After the initial choice of the repair type, 2 outcomes can occur: either the patient recovers without a complication, or the patient suffers some type of short-term complication. A short-term complication will be defined as either perioperative death, or some other complication from which the patient will eventually recover, such as a wound infection, pulmonary, cardiac, or some other complication. Only those complications that could be classified as Clavien class II, III, or IV (ie, those requiring some type of intervention)[51] will be acknowledged in this decision analysis. The next chance occurrence is that of PEH recurrence: either the patient will have a recurrence or will not. The literature acknowledges that some recurrence will be symptomatic and some asymptomatic; however, it is not always clear whether symptoms were the driving force behind the decision to reoperate. Therefore, the next chance node will be reoperation. Although it is acknowledged that the decision to reoperate or not is a choice, for the purposes of this decision analysis, it will be treated as a chance, using the reported frequency of reoperations. Of the patients with recurrence who did not undergo reoperation, their recurrences were either symptomatic (and presumably treated conservatively) or asymptomatic (and therefore were considered not to affect their overall health and well being). Of the patients undergoing reoperation, they either had a good outcome, a severe adverse outcome, or perioperative death (see Table 1 for definitions).

Standardization of Outcome/Utility Score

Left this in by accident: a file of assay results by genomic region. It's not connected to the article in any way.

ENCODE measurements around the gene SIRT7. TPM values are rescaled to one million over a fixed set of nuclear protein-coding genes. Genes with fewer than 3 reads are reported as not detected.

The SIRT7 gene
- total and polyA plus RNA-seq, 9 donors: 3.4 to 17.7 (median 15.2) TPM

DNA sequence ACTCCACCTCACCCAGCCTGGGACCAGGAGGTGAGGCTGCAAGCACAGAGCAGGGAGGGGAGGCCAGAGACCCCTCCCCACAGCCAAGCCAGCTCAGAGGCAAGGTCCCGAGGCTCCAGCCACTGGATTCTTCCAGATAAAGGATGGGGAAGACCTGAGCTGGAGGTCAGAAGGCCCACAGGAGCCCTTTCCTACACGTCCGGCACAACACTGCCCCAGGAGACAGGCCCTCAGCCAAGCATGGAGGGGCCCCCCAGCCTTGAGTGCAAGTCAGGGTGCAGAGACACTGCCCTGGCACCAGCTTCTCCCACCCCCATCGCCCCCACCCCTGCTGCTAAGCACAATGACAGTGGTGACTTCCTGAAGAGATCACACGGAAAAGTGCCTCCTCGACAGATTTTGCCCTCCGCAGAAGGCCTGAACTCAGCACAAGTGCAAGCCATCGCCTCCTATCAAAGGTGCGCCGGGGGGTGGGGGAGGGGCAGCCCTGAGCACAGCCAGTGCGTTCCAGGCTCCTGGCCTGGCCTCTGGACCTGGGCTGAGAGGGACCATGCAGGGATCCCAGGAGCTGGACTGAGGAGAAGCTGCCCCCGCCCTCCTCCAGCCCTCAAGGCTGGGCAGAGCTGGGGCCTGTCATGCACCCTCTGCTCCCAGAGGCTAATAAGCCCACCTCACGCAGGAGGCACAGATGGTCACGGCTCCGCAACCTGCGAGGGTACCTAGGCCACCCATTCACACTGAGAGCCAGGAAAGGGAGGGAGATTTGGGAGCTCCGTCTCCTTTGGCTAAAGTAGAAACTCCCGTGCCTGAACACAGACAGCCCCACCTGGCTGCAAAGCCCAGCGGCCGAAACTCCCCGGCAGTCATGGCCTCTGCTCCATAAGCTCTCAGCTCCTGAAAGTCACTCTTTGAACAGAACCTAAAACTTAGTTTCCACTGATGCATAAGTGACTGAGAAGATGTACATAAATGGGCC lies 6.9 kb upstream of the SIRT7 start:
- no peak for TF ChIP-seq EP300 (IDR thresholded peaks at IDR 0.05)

Many decision analyses will base their outcome analysis on the concept of quality-adjusted life expectancy,[18,50] which combines the effects of the treatment on the patient's life expectancy and the patient's quality of life. This is usually done by quantifying quality of life using a "quality multiplier" that ranges from 0 (death) to 1 (perfect health) and multiplying this fraction and the life expectancy. As PEH is a benign disease that rarely (albeit dramatically) causes death as part of its natural history, and can occur at any age, we believe that the effect of operative treatment would be best standardized using a utility score. To understand the utility score, we need to understand how to quantify patient "preferences." A utility score assesses an outcome based on a "preferred" health state for the patient. The scale is defined from the "most preferable" state being 1 to the least preferable state being 0; other states are then fractions between 0 and 1.[18] Typically and intuitively, a score of 0 is death and a score of 100 is perfect health.[52,53] An outcome that has a score of 0.5 is defined as the state at which a patient will take a 50/50 chance on the best outcome or the worst outcome occurring. For this study, the least preferred outcome is perioperative death, and it will be assigned a score of 0. The most preferred outcome is a successful PEH repair, with no recurrence, no adverse outcomes, and resolution of preoperative PEH symptoms (the "perfect" outcome). We are then left with assigning utility scores for the other possible outcomes—namely, a patient who has some type of short-term complication, from which there will be a complete recovery; a recurrence that is not reoperated upon and is asymptomatic; a recurrence that is not reoperated upon and is symptomatic; a patient who is reoperated upon and has a good outcome; and a patient who is reoperated upon and has a severe adverse outcome (esophagectomy and/or gastrectomy, stricture, or erosion). Assigning utility scores can be accomplished in several ways. One way is to ask patients to assign scores after discussions as to the implications that each state would have on their lives, another is by expert proxy, and the third is to review the available literature on the clinical consequences for the patient.[18,52,53] We have previously demonstrated in pancreatectomy patients that patient-derived utility scores correlate well with patient-derived quality of life scores using a validated, generic quality of life instrument.[54] Therefore, we will use this method in this study.